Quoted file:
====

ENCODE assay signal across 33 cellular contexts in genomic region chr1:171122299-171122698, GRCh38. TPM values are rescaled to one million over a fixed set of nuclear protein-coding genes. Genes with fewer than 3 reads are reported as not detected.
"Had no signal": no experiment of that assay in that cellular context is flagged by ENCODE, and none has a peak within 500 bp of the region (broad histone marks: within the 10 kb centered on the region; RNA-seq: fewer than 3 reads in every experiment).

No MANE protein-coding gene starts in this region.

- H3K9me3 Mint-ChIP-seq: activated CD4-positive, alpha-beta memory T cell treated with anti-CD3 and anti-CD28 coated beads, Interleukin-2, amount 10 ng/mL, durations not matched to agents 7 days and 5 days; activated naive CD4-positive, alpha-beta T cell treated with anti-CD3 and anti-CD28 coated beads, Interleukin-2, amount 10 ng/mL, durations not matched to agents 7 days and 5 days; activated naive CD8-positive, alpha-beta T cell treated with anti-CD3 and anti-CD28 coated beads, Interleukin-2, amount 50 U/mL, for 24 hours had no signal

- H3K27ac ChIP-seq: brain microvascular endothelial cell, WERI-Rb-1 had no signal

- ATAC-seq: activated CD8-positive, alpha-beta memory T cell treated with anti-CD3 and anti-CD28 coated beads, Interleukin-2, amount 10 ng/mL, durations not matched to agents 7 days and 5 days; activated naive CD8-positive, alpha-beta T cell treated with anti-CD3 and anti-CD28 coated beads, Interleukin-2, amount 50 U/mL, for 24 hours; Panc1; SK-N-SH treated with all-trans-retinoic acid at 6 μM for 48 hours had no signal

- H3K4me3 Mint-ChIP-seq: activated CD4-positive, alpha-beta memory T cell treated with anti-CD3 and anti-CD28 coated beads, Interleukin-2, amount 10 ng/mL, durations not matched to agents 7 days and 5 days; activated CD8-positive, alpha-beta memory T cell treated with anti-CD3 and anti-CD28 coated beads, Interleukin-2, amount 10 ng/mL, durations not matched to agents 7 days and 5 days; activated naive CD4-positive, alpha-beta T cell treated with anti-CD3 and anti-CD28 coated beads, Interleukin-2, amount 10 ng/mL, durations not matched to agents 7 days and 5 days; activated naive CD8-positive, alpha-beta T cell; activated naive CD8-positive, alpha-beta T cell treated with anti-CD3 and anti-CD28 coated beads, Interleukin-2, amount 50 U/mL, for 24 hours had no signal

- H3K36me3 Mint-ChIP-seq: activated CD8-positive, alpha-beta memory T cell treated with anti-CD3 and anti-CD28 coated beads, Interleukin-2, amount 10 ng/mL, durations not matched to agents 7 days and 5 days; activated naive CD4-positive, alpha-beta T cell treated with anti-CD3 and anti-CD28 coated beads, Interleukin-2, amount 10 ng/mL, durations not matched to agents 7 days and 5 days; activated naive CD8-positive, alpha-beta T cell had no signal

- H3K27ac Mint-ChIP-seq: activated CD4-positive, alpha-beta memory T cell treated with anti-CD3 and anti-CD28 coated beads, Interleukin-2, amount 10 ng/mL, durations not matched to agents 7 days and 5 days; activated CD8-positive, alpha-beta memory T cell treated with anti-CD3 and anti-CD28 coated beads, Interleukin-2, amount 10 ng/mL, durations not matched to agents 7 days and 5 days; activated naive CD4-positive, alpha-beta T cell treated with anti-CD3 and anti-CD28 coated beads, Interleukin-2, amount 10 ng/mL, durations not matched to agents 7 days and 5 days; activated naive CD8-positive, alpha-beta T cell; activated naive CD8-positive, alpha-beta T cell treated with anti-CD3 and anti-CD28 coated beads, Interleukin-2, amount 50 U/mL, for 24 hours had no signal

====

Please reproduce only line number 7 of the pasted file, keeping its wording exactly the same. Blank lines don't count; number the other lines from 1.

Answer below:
- H3K4me3 Mint-ChIP-seq: activated CD4-positive, alpha-beta memory T cell treated with anti-CD3 and anti-CD28 coated beads, Interleukin-2, amount 10 ng/mL, durations not matched to agents 7 days and 5 days; activated CD8-positive, alpha-beta memory T cell treated with anti-CD3 and anti-CD28 coated beads, Interleukin-2, amount 10 ng/mL, durations not matched to agents 7 days and 5 days; activated naive CD4-positive, alpha-beta T cell treated with anti-CD3 and anti-CD28 coated beads, Interleukin-2, amount 10 ng/mL, durations not matched to agents 7 days and 5 days; activated naive CD8-positive, alpha-beta T cell; activated naive CD8-positive, alpha-beta T cell treated with anti-CD3 and anti-CD28 coated beads, Interleukin-2, amount 50 U/mL, for 24 hours had no signal